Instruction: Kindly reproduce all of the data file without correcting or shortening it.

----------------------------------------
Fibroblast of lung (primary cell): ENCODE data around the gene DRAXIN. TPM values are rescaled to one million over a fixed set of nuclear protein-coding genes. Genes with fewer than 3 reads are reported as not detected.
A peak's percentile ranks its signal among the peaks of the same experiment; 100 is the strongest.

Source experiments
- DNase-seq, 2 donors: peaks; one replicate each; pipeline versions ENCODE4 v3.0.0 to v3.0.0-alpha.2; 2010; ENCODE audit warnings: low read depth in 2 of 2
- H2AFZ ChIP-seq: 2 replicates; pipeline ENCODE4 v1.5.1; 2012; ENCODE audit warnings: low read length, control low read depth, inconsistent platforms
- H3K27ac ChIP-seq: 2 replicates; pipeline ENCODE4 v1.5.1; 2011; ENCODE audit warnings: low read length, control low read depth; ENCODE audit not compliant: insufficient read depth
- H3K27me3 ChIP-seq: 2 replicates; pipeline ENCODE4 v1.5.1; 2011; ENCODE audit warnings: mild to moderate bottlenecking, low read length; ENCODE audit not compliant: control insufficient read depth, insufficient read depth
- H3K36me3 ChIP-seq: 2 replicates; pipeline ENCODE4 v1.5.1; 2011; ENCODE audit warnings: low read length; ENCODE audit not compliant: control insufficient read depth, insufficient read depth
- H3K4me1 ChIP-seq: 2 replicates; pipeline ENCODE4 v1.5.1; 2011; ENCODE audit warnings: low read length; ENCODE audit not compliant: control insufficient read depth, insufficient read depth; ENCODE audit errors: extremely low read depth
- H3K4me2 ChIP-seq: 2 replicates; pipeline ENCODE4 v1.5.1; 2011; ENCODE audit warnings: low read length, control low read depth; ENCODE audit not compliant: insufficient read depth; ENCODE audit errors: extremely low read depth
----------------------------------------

Fibroblast of lung (primary cell): ENCODE data around the gene DRAXIN. TPM values are rescaled to one million over a fixed set of nuclear protein-coding genes. Genes with fewer than 3 reads are reported as not detected.
A peak's percentile ranks its signal among the peaks of the same experiment; 100 is the strongest.

Source experiments
- DNase-seq, 2 donors: peaks; one replicate each; pipeline versions ENCODE4 v3.0.0 to v3.0.0-alpha.2; 2010; ENCODE audit warnings: low read depth in 2 of 2
- H2AFZ ChIP-seq: 2 replicates; pipeline ENCODE4 v1.5.1; 2012; ENCODE audit warnings: low read length, control low read depth, inconsistent platforms
- H3K27ac ChIP-seq: 2 replicates; pipeline ENCODE4 v1.5.1; 2011; ENCODE audit warnings: low read length, control low read depth; ENCODE audit not compliant: insufficient read depth
- H3K27me3 ChIP-seq: 2 replicates; pipeline ENCODE4 v1.5.1; 2011; ENCODE audit warnings: mild to moderate bottlenecking, low read length; ENCODE audit not compliant: control insufficient read depth, insufficient read depth
- H3K36me3 ChIP-seq: 2 replicates; pipeline ENCODE4 v1.5.1; 2011; ENCODE audit warnings: low read length; ENCODE audit not compliant: control insufficient read depth, insufficient read depth
- H3K4me1 ChIP-seq: 2 replicates; pipeline ENCODE4 v1.5.1; 2011; ENCODE audit warnings: low read length; ENCODE audit not compliant: control insufficient read depth, insufficient read depth; ENCODE audit errors: extremely low read depth
- H3K4me2 ChIP-seq: 2 replicates; pipeline ENCODE4 v1.5.1; 2011; ENCODE audit warnings: low read length, control low read depth; ENCODE audit not compliant: insufficient read depth; ENCODE audit errors: extremely low read depth